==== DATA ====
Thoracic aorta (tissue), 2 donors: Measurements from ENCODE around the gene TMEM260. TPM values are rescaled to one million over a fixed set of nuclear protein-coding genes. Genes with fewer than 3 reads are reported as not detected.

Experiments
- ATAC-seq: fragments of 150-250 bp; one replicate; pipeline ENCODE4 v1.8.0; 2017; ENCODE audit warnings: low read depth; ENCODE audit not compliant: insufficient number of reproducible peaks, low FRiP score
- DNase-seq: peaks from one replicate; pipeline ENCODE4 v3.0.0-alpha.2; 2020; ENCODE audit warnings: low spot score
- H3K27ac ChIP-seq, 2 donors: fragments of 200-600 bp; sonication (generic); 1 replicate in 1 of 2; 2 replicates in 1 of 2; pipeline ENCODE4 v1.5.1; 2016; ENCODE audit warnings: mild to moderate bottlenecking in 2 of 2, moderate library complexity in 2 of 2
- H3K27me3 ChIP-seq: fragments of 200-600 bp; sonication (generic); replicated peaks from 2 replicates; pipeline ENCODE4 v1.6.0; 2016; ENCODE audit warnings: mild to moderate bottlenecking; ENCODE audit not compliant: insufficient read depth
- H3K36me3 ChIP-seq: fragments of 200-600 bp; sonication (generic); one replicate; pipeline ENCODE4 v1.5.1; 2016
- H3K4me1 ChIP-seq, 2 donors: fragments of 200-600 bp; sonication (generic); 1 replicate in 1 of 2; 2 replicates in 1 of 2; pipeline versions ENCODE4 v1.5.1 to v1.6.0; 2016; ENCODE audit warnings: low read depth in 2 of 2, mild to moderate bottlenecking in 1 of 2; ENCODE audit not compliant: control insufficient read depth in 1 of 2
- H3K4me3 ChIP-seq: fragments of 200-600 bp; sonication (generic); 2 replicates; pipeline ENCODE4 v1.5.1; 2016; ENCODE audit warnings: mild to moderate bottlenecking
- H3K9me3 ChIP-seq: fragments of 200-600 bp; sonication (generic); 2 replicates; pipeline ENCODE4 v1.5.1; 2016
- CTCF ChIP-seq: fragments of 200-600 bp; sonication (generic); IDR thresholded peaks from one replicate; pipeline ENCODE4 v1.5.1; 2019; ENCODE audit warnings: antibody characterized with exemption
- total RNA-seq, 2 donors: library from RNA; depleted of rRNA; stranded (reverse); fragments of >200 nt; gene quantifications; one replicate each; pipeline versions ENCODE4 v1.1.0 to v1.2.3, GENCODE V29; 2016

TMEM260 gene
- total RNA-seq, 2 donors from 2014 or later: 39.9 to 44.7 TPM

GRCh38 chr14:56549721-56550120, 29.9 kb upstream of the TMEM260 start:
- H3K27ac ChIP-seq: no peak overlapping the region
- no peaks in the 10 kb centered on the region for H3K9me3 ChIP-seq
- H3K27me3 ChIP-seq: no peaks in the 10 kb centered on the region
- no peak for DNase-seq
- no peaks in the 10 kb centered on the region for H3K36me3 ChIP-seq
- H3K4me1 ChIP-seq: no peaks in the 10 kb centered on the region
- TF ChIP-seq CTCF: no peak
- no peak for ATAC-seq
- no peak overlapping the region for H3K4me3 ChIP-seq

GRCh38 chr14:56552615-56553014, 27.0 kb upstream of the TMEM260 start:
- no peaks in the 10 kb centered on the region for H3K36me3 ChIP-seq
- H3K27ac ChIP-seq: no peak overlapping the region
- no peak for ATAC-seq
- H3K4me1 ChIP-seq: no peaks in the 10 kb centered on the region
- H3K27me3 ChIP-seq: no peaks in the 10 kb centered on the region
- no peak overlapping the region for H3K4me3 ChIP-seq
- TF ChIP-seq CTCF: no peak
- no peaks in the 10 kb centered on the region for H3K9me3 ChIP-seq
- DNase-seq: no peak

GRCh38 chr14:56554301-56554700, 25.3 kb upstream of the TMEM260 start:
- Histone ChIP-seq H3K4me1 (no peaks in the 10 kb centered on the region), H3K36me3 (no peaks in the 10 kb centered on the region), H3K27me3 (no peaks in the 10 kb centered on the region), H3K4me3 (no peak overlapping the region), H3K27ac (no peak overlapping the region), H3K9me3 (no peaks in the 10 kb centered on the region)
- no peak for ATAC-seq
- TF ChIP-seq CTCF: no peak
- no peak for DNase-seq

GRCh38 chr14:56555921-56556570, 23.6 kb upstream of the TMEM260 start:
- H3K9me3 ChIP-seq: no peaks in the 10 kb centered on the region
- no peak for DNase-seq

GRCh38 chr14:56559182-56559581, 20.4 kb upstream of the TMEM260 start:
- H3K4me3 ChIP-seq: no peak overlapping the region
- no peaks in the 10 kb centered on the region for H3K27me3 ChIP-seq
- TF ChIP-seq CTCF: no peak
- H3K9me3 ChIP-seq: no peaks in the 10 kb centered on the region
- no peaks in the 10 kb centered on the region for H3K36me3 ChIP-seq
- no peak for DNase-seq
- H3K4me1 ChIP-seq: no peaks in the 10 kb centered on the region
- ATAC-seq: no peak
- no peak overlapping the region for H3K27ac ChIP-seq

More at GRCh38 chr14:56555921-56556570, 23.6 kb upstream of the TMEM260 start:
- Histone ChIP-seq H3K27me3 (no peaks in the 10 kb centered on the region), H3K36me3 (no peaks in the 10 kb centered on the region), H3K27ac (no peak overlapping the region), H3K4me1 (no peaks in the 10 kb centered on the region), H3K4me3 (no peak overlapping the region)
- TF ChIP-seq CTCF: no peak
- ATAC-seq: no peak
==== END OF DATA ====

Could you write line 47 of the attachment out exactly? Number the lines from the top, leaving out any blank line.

- H3K9me3 ChIP-seq: no peaks in the 10 kb centered on the region